The 10-year performance and survival of 'marsh' grapefruit trees on sun chu sha mandarin and various citrumelo rootstocks on riviera sand, depressional, an alfisol

William S. Castle, Mace G. Bauer

Abstract


'Marsh' grapefruit (Citrus paradisi Macf.) trees were planted in 1991 in double-row beds formed from Riviera sand, depressional, an Alfisol with a loamy horizon at depths between 20 to 40 inches. Each bed was planted with approximately 75 trees on a single rootstock. There were two replicate blocks and in each block there was one bed of trees on each rootstock. There were eight rootstocks: six numbered citrumelos (Citrus paradisi × Poncirus trifoliata [L] Raf.), Swingle citrumelo, and Sun Chu Sha mandarin (Citrus reticulata Blanco). Cropping began in the 1993-94 season and was measured for all trees through the 2002-03 season. Mean cumulative yield totaled for the 10 seasons varied little among rootstocks and ranged from 28 to 40 boxes/tree. Fruit samples collected in the 1999 through 2001 seasons showed no difference in juice quality among rootstocks. Trees on Swingle and several other citrumelos were about 9.5 feet tall at age 10 years and the largest trees were 30% taller. Tree health, tree decline and ultimately tree loss, appeared to be strongly related to relative elevation, depth to the argillic horizon, and water table fluctuations. Visual symptoms of tree decline were observed first in the area of lowest elevation, but were eventually observed throughout the planting. Recorded observations of the perched water table showed that the soil was saturated to the surface for extended periods in the lowest area, and to a lesser extent in other areas. Based on longevity, Sun Chu Sha rootstock was apparently better adapted to the site conditions than the citrumelo rootstocks. However, the trees on Sun Chu Sha were also removed due to their unsatisfactory commercial performance.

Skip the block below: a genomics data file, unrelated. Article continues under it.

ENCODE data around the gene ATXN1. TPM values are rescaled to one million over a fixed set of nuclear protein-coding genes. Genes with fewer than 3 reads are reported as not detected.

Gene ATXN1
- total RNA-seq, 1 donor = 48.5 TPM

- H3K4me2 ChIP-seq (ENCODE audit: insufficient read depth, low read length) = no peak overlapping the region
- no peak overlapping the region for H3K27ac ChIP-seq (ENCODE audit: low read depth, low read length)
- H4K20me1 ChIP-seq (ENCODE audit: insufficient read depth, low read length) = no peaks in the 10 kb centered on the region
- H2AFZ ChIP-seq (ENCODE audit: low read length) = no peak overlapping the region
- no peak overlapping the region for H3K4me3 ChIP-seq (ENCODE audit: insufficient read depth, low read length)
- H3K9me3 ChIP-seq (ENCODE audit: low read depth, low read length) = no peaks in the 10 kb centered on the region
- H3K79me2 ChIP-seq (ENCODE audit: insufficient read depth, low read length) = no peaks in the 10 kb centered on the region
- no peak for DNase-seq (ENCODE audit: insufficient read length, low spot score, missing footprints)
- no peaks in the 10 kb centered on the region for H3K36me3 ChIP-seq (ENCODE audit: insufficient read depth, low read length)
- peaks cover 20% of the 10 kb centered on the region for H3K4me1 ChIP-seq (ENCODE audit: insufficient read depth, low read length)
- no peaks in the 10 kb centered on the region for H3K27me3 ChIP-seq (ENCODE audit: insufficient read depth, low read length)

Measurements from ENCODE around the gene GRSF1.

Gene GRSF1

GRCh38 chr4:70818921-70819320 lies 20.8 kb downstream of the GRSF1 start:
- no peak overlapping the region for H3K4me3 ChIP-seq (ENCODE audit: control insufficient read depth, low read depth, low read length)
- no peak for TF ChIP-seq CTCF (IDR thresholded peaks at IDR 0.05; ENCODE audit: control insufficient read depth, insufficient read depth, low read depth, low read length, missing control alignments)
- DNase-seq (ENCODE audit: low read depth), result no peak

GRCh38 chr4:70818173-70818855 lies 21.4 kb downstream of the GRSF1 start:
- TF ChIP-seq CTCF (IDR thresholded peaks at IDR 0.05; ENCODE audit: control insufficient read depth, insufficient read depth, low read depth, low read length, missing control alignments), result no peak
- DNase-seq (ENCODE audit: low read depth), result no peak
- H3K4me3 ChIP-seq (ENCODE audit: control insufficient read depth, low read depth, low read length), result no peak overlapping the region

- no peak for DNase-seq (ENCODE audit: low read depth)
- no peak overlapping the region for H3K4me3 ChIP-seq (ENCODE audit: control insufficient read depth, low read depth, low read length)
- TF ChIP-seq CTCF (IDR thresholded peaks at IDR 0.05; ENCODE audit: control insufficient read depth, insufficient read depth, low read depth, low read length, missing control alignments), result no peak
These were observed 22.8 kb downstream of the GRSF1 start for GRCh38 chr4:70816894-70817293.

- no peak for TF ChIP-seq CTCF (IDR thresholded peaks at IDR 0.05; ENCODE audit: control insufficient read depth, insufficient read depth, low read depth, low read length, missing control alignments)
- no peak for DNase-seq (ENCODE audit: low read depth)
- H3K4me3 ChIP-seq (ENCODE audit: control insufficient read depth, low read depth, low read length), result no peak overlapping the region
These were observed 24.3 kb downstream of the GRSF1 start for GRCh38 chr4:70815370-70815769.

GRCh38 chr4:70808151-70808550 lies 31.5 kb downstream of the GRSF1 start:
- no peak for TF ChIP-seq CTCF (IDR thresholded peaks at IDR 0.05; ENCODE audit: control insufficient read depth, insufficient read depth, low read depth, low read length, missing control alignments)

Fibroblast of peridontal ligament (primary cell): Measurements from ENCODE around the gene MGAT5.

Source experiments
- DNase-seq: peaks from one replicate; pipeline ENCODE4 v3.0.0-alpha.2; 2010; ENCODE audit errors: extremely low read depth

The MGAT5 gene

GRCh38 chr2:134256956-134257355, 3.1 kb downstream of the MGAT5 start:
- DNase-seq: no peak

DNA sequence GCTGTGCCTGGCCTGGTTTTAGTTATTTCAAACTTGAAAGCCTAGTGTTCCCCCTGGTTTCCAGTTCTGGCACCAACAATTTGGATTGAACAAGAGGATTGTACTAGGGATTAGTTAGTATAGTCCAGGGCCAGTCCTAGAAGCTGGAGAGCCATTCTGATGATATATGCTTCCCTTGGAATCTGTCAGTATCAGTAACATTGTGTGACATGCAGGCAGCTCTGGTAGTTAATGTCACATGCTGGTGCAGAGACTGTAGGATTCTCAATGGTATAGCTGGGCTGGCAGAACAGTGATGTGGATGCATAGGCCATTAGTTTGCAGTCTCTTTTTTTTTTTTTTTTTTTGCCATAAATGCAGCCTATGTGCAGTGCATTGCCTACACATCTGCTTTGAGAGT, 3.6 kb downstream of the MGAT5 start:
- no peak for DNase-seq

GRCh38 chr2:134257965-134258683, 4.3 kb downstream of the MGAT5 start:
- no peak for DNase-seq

Keywords


citrus paradisi; argillic horizon; landscape position; tree decline

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Proc. Fla. State Hort. Soc.     ISSN 0886-7283